CES 2014: iStreamPlanet Adds PlayReady for Live and Live Linear

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Keeping in line with their habit of marking the advance of its Aventus workflow solution at major industry events, iStreamPlanets announced this week at CES that cross-platform content protection with Microsoft PlayReady was now available for live and live linear streaming in the software-as-a-service product.

The company first unveiled Aventus at Streaming Media West 2012, then announced beta availability of at NAB 2013, and followed with the news that the cloud-based service was widely available at IBC in September. The new support for PlayReady is available as a product service update to existing Aventus customers.

That might seem like an incremental change, but it's one that  iStreamPlanet vice president of product marketing and services says was high on existing and potential customers' wishlists.

"All content partners want the ability to offer thier conenet to IP-connected devices. We implemented AES when we launched, but customers wanted PlayReady," says Cole. "After content protection, it's business rules. They want to make sure whatever business logic is in place can be enforced throughout the delivery to all the devices." Aventus will roll out PlayReady for Smooth Streaming first, followed by HLS. True to Aventus' design, it will be available for both live events and live linear delivery.

The PlayReady SDKs for iOS and Android also support DASH as well as Smooth Streaming, which will help Aventus achieve full DASH support later this year, says iStreamPlanet principal video specialist Alex Zambelli, who created all the encoding profiles available to Aventus users (customers can also input their own profiles and save them as presets). Currently, Aventus supports output to HLS, HDS, and Smooth Streaming, and later this year, RTMP.

"There are a lot of workflows that still use Akamai HD, where RTMP is sent in and Akamai does transmuxing, so we'll provide support for that," Zambelli says.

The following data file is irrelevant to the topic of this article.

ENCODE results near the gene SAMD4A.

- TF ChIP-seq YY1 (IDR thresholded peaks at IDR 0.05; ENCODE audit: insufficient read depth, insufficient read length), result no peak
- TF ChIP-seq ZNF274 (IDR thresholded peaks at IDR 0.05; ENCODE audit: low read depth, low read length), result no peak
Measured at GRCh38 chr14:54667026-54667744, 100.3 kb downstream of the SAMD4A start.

Current Aventus partners include NBC and Microsoft, with whom iStreamPlanet will work to deliver the Sochi Olympics. Aventus will be running in Microsoft Azure using Azure Media Services. Microsoft will provide origin services, dynamically remuxing content from Smooth to HLS and other formats, says Zambelli. Aventus will handle all the live encoding.

Other partners include online video platforms like thePlatform and Ooyala, customers that are known for VOD but can now say they support live, says Cole.

Aventus is available as both SaaS and via APIs for customers who want to integrate it with their own interfaces. Cole says the company expected about 80% of customers to want the APIs, but instead it's more like 50%. Part of the appeal of the SaaS is the simplicity of the interface, which lets users spin up a channel in minutes—seconds, even, if the setup doesn't include explaining each step to a journalist in a demo. Once a channel is live, iStreamPlanet's telemetry shows not just whether or not it's functioning propertly but also where any problems might be occuring—ingest, video transcode, audio transcode, or elsewhere.

Another appeal is that iStreamPlanet has built its own live encoder that can work on commodity x86 hardware, meaning that no special hardware is required for customers to use it. Before building its encoder, iStreamPlanet itself found that after live events were over, they'd have purchased dedicated hardware encoders that sat idle until they were needed. By using x86 hardware, customers can repurpose those units when they're not in use.

While much of the hype at CES has been around 4K, that's not something Zambelli sees as a big part of Aventus' future.
"We use the MainConcept codec, and they've been announcing HEVC support, and we'll eventually implement it," he says. "As for 4K, there's just not a whole lot of demand. 1080p is still next generation for a lot of customers; most are still asking for 720p. We're not trying to compete on features, but on usability, accessibility, and simplicity."

Cole says the company has been surprised that not all of the companies they've been speaking to at CES are broadcast and entertainment. "At IBC, it was primarily media and entertainment companies, because that's what that show is all about," she saus. "In the last six weeks, though, I've been impressed with the number of enterprise customers who are showing interest. Live is really important for a lot of verticals, for things like town hall meetings and big events like CES."

And even though Aventus represents the company's move from services to software, iStreamPlanet still offers the same full range of event services it always has. "As we've gone from purely services to services and software, it's important to note that we haven't abandoned those services we've always provided," says Zambelli. "We've got satellite dishes and partners around the world. We have the technology to acquire signals, and the broadcast operationss people who are 24/7 and know how to manage events."

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